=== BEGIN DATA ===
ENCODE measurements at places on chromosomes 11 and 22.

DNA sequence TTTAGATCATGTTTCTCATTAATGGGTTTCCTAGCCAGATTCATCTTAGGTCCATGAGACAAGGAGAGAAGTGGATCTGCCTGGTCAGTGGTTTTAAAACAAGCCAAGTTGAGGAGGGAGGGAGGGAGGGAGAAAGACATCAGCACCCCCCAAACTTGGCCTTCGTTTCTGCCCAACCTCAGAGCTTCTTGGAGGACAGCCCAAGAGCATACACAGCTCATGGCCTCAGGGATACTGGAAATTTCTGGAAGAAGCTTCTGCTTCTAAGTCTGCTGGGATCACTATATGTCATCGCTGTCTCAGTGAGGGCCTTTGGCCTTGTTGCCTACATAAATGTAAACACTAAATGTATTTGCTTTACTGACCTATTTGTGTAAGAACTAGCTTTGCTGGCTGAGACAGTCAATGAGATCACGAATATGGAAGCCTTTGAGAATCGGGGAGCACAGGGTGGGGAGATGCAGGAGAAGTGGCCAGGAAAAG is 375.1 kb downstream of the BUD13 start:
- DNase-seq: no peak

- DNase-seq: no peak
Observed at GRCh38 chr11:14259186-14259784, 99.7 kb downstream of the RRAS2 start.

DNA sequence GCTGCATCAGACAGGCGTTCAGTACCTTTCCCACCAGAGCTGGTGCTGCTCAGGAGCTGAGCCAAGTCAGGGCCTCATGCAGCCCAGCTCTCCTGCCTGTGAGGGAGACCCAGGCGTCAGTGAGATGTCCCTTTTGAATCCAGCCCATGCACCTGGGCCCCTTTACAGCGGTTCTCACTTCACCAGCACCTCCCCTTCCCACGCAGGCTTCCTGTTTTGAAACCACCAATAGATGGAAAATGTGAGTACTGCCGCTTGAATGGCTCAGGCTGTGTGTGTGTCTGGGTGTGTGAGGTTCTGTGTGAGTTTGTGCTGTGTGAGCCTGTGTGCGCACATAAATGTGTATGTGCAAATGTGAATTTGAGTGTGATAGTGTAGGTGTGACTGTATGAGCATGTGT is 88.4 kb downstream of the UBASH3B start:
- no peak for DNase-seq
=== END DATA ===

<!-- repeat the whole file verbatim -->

ENCODE measurements at places on chromosomes 11 and 22.

DNA sequence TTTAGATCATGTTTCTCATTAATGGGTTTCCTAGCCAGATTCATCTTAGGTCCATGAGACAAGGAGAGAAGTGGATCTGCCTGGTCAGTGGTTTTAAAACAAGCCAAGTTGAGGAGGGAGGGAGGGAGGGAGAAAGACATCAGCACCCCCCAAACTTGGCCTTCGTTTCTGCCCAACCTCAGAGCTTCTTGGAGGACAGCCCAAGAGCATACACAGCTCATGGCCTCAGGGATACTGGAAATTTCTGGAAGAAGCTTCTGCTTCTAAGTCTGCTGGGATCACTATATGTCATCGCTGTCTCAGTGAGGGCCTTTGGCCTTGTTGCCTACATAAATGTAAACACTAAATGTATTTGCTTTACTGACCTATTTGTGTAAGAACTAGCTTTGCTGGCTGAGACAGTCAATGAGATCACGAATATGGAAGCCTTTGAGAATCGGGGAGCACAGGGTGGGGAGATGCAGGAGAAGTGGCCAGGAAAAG is 375.1 kb downstream of the BUD13 start:
- DNase-seq: no peak

- DNase-seq: no peak
Observed at GRCh38 chr11:14259186-14259784, 99.7 kb downstream of the RRAS2 start.

DNA sequence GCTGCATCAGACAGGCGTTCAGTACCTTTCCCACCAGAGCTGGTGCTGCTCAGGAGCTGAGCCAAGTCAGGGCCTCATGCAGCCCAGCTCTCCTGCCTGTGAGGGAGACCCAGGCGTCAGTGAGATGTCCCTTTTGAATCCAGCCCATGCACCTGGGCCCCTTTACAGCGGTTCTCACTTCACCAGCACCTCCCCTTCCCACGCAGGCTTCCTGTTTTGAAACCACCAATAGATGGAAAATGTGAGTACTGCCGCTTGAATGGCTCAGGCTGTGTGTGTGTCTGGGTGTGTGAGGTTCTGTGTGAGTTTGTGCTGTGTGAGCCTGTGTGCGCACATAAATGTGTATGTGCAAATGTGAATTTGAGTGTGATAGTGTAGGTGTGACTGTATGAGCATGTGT is 88.4 kb downstream of the UBASH3B start:
- no peak for DNase-seq